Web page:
What Site to Trust Next
22 June 2011
As Dropbox is my favorite (and currently, only) cloud storage provider, I place a lot of trust in them in, both in terms of reliability (they are my backup system) and security (I store my journal with them). I trust Dropbox with a huge part of my digital life, so I stay up to date on their company goings-on in order to make sure my trust is not misplaced, and thus far, it has not been.
However, on Sunday Dropbox had a particularly bad security issue; a software update left all accounts accessible without a password for a little over 4 hours, at which point the issue was fixed; though 1% of Dropbox’s millions of users were affected. The issue was kept relatively quiet; the Dropbox crew emailed all affected users, and posted a low-key announcement on their blog that was picked up by a number of other blogs. It comes at a bad time for Dropbox, given Sony’s recent issues and the wave of hacking going on that even allegedly resulted in the UK’s 2011 Census data being stolen. Not to mention of course, the recent, unannounced features of Facebook and Google (facial recognition and contact list searching) that have raised accusations of breaches of privacy.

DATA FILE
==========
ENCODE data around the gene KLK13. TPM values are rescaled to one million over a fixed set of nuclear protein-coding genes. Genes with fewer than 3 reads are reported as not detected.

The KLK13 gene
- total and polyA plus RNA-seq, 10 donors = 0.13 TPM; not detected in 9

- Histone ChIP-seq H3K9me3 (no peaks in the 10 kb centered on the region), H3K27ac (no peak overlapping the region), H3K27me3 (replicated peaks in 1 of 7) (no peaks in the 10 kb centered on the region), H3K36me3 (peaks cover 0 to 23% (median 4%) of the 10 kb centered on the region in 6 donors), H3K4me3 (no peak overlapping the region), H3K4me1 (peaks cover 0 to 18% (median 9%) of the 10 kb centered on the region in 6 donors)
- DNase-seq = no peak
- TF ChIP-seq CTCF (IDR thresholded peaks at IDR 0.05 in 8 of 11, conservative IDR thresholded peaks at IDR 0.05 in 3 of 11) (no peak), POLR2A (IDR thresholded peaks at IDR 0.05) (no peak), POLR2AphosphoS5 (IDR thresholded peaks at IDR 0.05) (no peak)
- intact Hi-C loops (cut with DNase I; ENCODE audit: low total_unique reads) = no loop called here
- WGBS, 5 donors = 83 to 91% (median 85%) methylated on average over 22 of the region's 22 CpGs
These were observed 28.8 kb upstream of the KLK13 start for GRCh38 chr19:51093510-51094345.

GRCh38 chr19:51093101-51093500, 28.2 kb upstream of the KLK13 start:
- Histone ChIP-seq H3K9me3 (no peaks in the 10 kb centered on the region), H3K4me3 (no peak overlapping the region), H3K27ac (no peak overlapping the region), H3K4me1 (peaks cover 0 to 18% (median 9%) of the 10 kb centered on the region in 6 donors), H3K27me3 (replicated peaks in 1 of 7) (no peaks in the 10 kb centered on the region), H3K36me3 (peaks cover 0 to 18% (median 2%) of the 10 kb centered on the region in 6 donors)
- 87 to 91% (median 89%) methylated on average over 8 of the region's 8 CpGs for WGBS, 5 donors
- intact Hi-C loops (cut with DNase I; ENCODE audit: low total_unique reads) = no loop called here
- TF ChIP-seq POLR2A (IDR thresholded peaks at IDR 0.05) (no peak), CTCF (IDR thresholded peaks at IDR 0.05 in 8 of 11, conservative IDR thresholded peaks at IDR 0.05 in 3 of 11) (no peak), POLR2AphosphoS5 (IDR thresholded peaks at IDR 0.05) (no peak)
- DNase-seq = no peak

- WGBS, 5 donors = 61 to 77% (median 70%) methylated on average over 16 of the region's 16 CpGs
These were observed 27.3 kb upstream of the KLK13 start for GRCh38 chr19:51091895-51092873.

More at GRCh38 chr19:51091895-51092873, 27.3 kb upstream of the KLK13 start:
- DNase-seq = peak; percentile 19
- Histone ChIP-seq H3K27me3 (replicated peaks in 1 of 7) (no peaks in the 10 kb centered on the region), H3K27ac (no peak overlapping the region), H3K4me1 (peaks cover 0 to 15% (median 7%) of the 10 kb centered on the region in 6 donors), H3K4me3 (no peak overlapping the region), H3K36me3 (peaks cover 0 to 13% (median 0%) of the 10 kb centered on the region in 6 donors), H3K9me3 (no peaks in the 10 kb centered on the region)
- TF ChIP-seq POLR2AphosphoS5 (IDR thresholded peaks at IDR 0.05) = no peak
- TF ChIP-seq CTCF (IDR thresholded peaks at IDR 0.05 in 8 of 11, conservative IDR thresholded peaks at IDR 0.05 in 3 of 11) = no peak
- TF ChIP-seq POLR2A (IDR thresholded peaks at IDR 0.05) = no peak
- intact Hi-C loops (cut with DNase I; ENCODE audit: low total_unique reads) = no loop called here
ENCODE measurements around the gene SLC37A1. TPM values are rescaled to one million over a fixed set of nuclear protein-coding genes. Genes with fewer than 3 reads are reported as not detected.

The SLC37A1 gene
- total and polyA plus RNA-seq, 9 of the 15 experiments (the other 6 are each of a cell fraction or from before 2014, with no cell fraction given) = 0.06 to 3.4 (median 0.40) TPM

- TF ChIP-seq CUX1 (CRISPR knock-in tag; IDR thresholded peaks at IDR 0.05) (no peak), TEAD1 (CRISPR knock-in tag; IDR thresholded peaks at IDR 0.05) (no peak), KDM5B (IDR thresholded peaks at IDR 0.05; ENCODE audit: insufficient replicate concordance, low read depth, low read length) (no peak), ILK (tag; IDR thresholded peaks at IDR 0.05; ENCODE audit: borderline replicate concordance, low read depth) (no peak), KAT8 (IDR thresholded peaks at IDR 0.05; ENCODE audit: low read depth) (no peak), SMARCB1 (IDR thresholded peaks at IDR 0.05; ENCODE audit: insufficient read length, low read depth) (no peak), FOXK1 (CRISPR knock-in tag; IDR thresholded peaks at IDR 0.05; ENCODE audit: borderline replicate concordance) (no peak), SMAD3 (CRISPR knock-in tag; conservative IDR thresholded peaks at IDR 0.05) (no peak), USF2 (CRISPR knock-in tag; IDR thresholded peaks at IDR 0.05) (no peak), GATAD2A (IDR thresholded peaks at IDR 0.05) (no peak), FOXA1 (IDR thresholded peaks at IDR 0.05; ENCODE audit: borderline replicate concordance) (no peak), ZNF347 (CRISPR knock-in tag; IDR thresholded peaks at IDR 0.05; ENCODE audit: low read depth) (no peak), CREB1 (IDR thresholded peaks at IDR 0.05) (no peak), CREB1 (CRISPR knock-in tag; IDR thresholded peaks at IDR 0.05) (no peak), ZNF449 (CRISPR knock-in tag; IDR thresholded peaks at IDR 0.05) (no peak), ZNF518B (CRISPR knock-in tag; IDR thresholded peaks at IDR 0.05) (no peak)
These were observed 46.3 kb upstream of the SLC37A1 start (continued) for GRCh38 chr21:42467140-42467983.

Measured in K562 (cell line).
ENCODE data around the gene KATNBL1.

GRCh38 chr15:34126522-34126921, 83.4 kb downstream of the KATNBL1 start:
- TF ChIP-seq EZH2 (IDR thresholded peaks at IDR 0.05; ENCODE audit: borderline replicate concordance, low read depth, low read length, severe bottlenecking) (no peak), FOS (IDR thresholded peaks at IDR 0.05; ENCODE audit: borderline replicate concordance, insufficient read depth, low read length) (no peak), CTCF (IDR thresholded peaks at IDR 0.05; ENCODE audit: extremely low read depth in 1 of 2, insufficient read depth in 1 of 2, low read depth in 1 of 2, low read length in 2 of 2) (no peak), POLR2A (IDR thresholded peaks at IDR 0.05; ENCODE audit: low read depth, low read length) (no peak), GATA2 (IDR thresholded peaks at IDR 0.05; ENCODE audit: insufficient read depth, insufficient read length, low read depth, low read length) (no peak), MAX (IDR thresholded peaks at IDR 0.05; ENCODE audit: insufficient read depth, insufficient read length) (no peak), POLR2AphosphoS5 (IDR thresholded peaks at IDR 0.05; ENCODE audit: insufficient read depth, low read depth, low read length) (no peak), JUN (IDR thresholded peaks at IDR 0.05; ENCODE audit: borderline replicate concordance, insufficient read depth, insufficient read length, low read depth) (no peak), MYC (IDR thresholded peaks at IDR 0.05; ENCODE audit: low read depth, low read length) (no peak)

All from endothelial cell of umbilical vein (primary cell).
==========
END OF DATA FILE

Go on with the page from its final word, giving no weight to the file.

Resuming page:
It is worth noting that I was not one of the affected Dropbox users, but simply someone who is extremely careful when it comes to online security. With that said, I am now searching for a new means of storing files online that suits my high expectation of security - and once I find one, I’ll be sure to write about it. Not that I’ve lost my love of Dropbox, just my trust in them when it comes to storing more sensitive files without encrypting them prior to sending them to Dropbox’s storage.
On a relatively related note, passwords were published from several hacked sites including GMail, PayPal, World of Warcraft, and Facebook. Although these are directly related to the recent wave of hacking, it begs the question of whether or not too much trust is placed in those sites. To find out if your account was among the hacked, visit https://shouldichangemypassword.com/. If it was hacked, or if you’re rightfully paranoid, consider turning on the 2-step verification that Google and Facebook both offer so that if your password is compromised, your account still can’t be logged into unless the perpetrator has your phone as well to receive the second verification code needed to log in. Changing your passwords regularly should also go without question.